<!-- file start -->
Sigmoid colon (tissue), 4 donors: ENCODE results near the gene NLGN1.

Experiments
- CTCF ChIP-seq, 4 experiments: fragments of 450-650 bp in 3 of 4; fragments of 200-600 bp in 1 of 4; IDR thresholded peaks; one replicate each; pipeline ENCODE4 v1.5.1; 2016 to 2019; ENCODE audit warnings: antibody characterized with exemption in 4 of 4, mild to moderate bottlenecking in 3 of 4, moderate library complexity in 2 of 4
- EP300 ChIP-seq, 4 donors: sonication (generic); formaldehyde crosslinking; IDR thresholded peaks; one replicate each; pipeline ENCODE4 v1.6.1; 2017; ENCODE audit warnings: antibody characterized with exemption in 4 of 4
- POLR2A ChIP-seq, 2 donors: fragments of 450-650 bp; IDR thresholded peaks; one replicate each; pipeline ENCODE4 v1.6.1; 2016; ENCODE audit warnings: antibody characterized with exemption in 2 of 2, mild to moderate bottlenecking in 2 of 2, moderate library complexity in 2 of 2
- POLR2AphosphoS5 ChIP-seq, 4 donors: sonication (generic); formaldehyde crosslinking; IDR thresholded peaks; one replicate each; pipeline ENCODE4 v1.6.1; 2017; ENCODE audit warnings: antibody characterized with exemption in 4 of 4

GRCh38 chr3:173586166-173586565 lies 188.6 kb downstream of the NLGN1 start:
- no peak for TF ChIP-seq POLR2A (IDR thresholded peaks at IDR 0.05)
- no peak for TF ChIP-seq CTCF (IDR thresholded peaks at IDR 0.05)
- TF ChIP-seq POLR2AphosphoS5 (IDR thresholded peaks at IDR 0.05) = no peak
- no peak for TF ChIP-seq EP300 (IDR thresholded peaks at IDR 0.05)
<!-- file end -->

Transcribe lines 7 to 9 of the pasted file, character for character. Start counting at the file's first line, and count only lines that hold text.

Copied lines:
GRCh38 chr3:173586166-173586565 lies 188.6 kb downstream of the NLGN1 start:
- no peak for TF ChIP-seq POLR2A (IDR thresholded peaks at IDR 0.05)
- no peak for TF ChIP-seq CTCF (IDR thresholded peaks at IDR 0.05)